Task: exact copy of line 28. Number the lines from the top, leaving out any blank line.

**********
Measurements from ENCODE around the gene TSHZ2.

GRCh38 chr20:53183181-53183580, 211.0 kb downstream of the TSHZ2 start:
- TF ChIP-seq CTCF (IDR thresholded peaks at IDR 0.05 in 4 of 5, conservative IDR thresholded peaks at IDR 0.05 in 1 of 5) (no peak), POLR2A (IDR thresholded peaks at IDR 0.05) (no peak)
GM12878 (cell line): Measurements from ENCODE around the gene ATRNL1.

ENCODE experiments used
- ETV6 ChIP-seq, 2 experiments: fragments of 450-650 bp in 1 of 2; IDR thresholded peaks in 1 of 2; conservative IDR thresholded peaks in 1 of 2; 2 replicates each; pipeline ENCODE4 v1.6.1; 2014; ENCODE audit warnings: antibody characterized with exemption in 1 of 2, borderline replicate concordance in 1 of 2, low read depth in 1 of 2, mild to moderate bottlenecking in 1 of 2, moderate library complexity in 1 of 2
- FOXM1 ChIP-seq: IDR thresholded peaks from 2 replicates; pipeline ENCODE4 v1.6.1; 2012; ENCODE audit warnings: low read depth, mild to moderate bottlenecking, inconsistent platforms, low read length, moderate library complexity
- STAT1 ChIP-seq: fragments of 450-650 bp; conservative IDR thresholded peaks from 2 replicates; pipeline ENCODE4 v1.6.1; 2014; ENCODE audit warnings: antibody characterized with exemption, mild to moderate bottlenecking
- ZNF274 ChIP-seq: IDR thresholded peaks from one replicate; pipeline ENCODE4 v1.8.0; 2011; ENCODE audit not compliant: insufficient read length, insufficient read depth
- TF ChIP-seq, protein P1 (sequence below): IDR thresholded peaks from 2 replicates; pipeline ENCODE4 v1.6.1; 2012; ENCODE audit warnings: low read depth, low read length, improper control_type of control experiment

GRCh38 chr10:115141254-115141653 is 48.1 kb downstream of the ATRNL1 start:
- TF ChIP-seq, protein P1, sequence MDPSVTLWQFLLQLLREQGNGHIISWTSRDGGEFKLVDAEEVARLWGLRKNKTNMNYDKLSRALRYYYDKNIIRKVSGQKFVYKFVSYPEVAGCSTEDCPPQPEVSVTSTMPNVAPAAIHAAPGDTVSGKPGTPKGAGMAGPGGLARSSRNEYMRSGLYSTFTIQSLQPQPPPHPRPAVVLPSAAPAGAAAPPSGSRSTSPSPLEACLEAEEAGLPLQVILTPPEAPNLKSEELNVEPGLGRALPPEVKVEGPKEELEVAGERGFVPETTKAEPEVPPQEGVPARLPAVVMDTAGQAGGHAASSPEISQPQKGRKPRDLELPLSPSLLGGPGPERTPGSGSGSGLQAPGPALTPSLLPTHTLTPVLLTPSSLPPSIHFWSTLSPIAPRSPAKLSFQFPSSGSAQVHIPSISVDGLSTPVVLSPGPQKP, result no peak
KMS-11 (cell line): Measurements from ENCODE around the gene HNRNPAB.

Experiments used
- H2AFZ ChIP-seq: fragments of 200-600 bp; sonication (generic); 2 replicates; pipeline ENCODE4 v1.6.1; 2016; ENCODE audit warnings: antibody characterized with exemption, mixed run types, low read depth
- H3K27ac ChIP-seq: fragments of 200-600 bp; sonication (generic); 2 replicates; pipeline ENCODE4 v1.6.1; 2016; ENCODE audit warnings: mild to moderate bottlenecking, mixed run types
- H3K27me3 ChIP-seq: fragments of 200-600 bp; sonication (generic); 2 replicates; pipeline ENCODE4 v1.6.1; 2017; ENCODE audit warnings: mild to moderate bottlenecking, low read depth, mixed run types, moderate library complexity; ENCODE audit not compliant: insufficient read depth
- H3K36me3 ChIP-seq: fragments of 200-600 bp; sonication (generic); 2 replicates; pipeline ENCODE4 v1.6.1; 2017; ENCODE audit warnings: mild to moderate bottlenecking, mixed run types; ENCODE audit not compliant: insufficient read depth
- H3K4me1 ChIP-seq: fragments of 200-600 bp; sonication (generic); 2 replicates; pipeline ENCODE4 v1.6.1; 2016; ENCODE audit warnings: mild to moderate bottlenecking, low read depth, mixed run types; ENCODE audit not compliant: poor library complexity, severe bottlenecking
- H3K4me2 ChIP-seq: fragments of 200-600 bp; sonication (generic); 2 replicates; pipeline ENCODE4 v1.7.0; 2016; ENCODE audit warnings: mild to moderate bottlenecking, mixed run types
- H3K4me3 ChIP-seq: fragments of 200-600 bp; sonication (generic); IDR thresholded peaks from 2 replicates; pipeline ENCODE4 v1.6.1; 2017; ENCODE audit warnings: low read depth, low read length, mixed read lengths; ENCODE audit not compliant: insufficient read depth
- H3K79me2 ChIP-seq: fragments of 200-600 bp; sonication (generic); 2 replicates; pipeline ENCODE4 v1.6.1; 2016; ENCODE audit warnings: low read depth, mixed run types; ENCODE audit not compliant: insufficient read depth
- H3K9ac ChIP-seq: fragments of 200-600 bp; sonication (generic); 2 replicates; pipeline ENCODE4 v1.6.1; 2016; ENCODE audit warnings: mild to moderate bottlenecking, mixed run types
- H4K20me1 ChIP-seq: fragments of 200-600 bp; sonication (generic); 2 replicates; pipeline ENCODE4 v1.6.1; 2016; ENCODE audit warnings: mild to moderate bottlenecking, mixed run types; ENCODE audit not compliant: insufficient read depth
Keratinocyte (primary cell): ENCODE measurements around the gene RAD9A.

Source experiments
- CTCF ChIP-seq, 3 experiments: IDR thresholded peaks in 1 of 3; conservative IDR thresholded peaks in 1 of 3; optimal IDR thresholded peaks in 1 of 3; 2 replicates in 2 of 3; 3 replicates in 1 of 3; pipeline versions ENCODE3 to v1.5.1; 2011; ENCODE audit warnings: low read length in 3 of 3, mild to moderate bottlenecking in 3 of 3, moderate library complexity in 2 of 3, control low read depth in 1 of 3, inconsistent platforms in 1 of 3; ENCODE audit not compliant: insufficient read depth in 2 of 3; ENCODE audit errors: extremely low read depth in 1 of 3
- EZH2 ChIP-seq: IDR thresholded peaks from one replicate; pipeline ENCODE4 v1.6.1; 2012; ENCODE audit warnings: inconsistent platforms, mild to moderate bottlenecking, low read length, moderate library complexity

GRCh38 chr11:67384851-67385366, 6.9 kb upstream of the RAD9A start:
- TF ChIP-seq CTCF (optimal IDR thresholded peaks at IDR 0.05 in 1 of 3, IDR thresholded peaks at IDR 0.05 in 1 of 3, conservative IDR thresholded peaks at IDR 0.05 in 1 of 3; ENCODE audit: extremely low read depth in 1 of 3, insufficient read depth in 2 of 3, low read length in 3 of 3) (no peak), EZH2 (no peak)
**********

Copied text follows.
- EZH2 ChIP-seq: IDR thresholded peaks from one replicate; pipeline ENCODE4 v1.6.1; 2012; ENCODE audit warnings: inconsistent platforms, mild to moderate bottlenecking, low read length, moderate library complexity